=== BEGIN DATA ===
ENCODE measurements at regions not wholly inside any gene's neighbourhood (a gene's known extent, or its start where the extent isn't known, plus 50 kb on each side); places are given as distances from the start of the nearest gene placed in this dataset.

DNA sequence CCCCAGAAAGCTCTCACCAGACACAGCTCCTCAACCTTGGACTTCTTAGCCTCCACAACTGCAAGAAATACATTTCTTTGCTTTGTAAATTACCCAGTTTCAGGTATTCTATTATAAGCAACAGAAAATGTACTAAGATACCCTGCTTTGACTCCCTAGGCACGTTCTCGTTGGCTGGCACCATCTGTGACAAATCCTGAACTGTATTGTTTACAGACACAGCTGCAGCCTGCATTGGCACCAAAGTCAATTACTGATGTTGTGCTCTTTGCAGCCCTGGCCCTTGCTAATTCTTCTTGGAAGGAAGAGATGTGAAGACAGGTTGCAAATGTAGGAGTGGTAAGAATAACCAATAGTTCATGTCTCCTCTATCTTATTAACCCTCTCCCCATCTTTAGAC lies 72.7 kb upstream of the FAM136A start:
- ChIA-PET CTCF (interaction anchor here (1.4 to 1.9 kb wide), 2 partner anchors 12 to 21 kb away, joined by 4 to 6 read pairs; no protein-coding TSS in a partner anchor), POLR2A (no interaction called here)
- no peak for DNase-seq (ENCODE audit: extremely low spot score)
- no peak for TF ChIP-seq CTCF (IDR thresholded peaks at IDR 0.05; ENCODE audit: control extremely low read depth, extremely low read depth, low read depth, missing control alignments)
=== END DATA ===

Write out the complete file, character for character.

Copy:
ENCODE measurements at regions not wholly inside any gene's neighbourhood (a gene's known extent, or its start where the extent isn't known, plus 50 kb on each side); places are given as distances from the start of the nearest gene placed in this dataset.

DNA sequence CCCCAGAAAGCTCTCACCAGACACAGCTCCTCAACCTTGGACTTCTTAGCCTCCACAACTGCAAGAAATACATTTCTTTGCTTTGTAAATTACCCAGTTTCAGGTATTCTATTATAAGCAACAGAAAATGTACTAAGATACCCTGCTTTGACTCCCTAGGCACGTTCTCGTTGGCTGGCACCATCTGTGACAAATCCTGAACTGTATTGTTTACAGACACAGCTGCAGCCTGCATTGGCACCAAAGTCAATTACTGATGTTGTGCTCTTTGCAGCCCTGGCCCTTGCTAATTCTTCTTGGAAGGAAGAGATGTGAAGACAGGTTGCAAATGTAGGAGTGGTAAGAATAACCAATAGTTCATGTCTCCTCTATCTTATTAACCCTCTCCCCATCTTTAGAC lies 72.7 kb upstream of the FAM136A start:
- ChIA-PET CTCF (interaction anchor here (1.4 to 1.9 kb wide), 2 partner anchors 12 to 21 kb away, joined by 4 to 6 read pairs; no protein-coding TSS in a partner anchor), POLR2A (no interaction called here)
- no peak for DNase-seq (ENCODE audit: extremely low spot score)
- no peak for TF ChIP-seq CTCF (IDR thresholded peaks at IDR 0.05; ENCODE audit: control extremely low read depth, extremely low read depth, low read depth, missing control alignments)